As for CCS loads, the current doesn't swing, the voltage swings. This means that the impedance of the CCS swings.
The CCS impedance doesn't change. The internal resistance of the device connected to the CCS is doing the changing. Think of the tube (triode usually) as a voltage controlled resistor (or more accurately transconductance) with a constant current through it. Change the resistance and the voltage dropped across it changes.
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Old 18th January 2011, 05:55 PM   #7
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Quote:
Originally Posted by db! View Post
However, when it comes to an inductive/reactive load(OPT/choke), it's impedance varies with the frequency; so how is it expected to maintain a certain impedance in the absence of a signal/when the amp is idling? Aside from the DCR, it's really no more than a wire (at idle); so how does this keep the plate loaded?
It's true that the impedance of a choke varies with frequency, but chokes are rarely employed as loads in broadband amplifiers, they are more likely to be found in a narrowband, RF, amplifier.

At idle (DC) the current in the active device is controlled by the biassing, not the load. The load impedance is of significance only at AC (when there is a signal), the resistive component of a loudspeaker driver is multiplied back to the plate through the transformer turns ratio.

As regards the CCS, this is easiest thought of in terms of the limiting conditions. When the valve is saturated (fully ON) all the current flows from the CCS through the valve. When the valve is cut off (fully OFF) all the current flows from the CCS into the load (which is connected at the junction of the CCS and the plate).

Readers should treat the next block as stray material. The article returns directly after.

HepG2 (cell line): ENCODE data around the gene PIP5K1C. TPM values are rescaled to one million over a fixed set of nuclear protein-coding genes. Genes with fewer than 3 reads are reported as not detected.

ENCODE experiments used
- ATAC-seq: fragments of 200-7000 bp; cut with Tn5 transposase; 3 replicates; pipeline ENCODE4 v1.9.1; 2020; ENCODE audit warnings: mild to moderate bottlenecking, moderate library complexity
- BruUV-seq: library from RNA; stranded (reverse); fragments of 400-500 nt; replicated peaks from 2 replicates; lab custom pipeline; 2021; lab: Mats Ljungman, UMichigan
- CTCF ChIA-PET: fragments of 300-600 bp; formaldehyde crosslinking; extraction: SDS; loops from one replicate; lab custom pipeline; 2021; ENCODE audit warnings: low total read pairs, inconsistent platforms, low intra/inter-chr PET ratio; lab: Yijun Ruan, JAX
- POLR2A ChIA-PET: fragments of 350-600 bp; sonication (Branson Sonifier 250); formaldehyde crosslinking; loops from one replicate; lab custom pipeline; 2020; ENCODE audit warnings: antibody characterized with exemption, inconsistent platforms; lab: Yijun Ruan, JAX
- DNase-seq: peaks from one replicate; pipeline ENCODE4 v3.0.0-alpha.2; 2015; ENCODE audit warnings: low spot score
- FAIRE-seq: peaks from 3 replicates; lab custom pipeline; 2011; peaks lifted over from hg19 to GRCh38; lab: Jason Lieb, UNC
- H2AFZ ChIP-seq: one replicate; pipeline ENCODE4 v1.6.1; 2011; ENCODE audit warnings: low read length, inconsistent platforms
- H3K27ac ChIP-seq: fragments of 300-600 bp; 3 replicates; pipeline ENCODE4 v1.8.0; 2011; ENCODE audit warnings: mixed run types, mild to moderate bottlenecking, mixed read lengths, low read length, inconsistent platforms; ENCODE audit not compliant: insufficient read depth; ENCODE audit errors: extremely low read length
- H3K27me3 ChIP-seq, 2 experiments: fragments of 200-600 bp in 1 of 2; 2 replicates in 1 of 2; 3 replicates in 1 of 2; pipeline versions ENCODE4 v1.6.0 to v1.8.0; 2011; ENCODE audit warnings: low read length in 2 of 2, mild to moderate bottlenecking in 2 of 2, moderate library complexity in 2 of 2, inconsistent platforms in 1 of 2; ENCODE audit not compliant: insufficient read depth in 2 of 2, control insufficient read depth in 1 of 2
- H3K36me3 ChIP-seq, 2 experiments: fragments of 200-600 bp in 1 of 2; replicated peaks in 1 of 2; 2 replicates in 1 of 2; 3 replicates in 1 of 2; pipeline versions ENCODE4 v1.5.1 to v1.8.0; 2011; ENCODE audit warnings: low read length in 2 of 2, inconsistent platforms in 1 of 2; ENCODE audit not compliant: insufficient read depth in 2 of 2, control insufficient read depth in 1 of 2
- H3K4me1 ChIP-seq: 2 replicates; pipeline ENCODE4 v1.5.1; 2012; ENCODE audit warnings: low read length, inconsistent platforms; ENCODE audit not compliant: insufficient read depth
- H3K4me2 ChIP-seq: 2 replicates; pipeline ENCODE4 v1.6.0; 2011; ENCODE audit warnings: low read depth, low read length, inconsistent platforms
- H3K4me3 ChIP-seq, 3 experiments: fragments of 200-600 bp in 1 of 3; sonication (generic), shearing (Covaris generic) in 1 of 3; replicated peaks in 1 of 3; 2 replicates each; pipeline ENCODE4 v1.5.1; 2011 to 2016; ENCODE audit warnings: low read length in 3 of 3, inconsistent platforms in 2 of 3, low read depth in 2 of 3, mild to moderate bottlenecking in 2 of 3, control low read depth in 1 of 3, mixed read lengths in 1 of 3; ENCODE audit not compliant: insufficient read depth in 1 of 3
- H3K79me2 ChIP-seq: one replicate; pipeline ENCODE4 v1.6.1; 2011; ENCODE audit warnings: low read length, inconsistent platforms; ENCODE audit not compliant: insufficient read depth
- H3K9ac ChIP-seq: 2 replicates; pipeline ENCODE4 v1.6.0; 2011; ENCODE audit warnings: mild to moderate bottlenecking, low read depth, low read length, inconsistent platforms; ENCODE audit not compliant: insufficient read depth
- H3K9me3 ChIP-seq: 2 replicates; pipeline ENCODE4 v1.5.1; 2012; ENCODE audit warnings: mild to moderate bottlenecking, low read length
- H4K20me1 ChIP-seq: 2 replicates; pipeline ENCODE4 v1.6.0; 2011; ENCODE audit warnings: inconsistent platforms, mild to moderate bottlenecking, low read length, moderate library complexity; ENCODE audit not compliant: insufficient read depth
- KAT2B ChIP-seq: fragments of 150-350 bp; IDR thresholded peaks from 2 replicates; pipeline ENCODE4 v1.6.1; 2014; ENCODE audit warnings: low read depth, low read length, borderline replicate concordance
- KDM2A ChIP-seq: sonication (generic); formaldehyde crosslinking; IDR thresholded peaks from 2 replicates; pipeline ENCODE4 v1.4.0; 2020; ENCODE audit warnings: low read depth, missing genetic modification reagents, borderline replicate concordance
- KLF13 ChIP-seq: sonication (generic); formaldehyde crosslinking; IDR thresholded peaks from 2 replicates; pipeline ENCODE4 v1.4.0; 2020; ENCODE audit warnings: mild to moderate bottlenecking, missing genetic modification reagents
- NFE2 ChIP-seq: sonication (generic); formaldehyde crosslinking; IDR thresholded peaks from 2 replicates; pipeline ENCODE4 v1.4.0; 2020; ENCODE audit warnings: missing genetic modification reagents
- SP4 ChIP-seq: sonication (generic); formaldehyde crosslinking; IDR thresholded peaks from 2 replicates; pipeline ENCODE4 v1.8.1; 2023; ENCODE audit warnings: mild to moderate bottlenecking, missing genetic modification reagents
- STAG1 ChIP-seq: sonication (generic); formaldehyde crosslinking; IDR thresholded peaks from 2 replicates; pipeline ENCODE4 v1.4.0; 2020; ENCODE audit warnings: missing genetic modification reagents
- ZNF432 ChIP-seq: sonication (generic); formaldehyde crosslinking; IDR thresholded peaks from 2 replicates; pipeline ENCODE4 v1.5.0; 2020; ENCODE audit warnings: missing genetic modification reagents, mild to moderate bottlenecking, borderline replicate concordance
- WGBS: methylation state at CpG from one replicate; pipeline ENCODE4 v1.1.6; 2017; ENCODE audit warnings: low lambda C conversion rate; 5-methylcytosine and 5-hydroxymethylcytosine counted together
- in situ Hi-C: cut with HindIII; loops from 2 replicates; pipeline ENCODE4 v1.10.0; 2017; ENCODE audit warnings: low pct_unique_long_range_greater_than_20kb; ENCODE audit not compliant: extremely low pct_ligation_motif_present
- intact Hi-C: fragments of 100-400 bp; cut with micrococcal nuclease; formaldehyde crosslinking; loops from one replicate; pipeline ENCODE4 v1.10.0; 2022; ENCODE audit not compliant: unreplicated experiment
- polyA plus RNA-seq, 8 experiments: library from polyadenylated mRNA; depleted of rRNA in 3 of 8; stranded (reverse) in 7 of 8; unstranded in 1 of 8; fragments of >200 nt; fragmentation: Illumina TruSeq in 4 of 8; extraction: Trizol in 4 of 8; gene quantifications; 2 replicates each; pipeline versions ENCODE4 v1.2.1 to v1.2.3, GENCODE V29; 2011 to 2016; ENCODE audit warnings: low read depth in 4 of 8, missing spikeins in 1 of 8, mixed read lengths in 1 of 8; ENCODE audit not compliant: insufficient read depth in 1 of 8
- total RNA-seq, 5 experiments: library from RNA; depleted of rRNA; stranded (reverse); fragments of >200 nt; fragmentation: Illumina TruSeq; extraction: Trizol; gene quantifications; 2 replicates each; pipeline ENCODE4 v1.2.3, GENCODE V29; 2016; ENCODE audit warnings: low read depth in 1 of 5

w

It's important to realise that there's a certain amount of operator overloading taking place. Sometimes load means the device that gets the power in the end, and sometimes it means whatever arrangement of components is in the anode circuit.

Last edited by wakibaki; 18th January 2011 at 06:11 PM.
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Old 18th January 2011, 06:00 PM   #8
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Quote:
Under idle conditions with no audio, the DCR of the OPT/Choke is the plate load.
The impedance will change in the presence of an audio signal.
No. The DC resistance stays as it is for 0Hz 'signals'. The inductive reactance is set by frequency, not signal amplitude. A 10H choke has an impedance of 6283ohms at 100Hz, whether or not there is actually any 100Hz signal present.

A choke and OPT are not really the same thing, although there are some similarities. If you think they are the same you will get confused. If you think they are completely different you will also get confused!

I think your problem is that you associate impedance with signal. Impedance is unaffected by signal. It tells you what would happen if a signal is present, but with the signal gone the impedance is still there.
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Old 18th January 2011, 06:29 PM   #9
db! is offline db!  Canada
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Thanks for the replies!

The plate choke idea is for parafeed, I am still exploring my options for a SE amp.

I have to admit, I'm still a bit confused; maybe I'm looking at it from the wrong way... I tend to think of biasing in terms of a load line. You choose a plate load, apply a negative voltage to the grid(that corresponds to one of the tube curves) and that should set the idle current. If at idle, the DCR of an OPT was the load, would this not cause the current to shoot up?
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Old 18th January 2011, 06:49 PM   #10
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with a resistor load, AC and DC load lines are the same. With a choke load, the load line is the choke in parallel with the actual load but this does not correspond to DC conditions which are set by B+ and bias. So yes, if you would use say a 300V supply with a resistor load to get 150V on the plate, then with a choke load you are going to want a ~150V supply. This is explained in the link I posted above.